Wine & Other Stories

Mario Ronco: my perfect wine

Written by Piero Pardini

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The primary goal of an oenologist is to be able to give the owner of the winery and, therefore, also to the final consumer, the “perfect wine”, enhancing and optimizing the fruit of the gods: the grapes.

Does the “perfect” wine really exist? Someone has defined the perfect wine as that which meets the favor of producers, others that of consumers. There are also those who argue that the perfect wine is the one without defects. Yet, we know that, sometimes, a small imperfection can turn into an added value, an example of all “bretted” wines, loved and hated at the same time.

By adding a new chapter to the column, which gives a voice to winemakers, we turn to the most authoritative source to understand if the perfect wine exists and to what extent.

© Mario Ronco Enologo

Who better than an oenologist can know the fatigue and the many variables that affect the production of wine from the vineyard to bottling. Yet, often, the most ruthless judgments about wine come from those who only taste the final product without having witnessed the entire production process. For this reason, only an oenologist can really know if there is a “perfect” wine and when it can be defined as such, according to his experience.

The tasting ability of some professionals is very high, their knowledge of the wines of the world too. Furthermore, there is personal taste that always directs the choice of an evaluation. Without considering the contingent situation at the tasting itself, the psycho-physical state of the taster at that particular moment (whether it is a cold or a fight with the partner, everything can affect), I think that the difference between an oenologist and a professional taster is, above all, on the ability to guess the future evolution of a wine. All this is logical because the oenologist follows the process starting from the grape and has a clear view of the evolution curve of a wine.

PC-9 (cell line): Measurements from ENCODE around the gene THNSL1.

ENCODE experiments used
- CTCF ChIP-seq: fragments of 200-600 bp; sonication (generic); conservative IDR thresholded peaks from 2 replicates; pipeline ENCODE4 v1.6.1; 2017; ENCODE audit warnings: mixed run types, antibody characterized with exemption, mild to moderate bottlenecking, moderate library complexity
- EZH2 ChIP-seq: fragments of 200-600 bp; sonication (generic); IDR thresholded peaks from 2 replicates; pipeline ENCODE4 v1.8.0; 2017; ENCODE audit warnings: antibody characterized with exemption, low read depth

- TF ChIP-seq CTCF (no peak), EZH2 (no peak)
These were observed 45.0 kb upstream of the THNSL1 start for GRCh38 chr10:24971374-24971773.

Is there a defect that you are particularly afraid of?

There are several but what I fear most, given the inability to totally avoid it, are the deviations due to the bad evolution of a wine: whether they are problems due to the closure or the state of conservation of the bottle, hence the famous saying: not there are great wines but only great “bottles”. If the conservation is perfect, the two things coincide.

© Mario Ronco Enologo

What are the operations, or strategies, that you implement to prevent this problem from arising?

Punctual control of wines at bottling, the appropriate choice of closures, storage in the cellar and transport. Later, one has to rely on the care of other people. In any case, the correct storage of the bottle, of the finished product, at the end user, is really important.

© Mario Ronco Enologo

Your thoughts on “Brett” wines: are they undoubtedly defective wines or are they an interesting experience?

My thought in this regard is clear: there are deviations and diseases encoded in wines, I consider them as such. When the concentration of some compounds crosses the threshold of perception and becomes recognizable to me, the wine is defective. I’ll give you an example: if a man breaks his arm, be it an Eskimo who lives in the ice of the north or a Masai from Kenya, he remains a man with a broken arm, a problem for both of us: there is no terroir! In the past, I have also tasted wines with musty, faded or vinegary smells passed off as typical….

About the author

Piero Pardini

Founder and editor of "The Wolf Post", Italian based International digital wine platform.
Freelance Journalist.
Wine critic and Sommelier.
He has also written about sports and technology for some specialized magazines.
Co-author of the authorized biography "Gianni Clerici - The writer, the poet the journalist", Le Lettere, Firenze.

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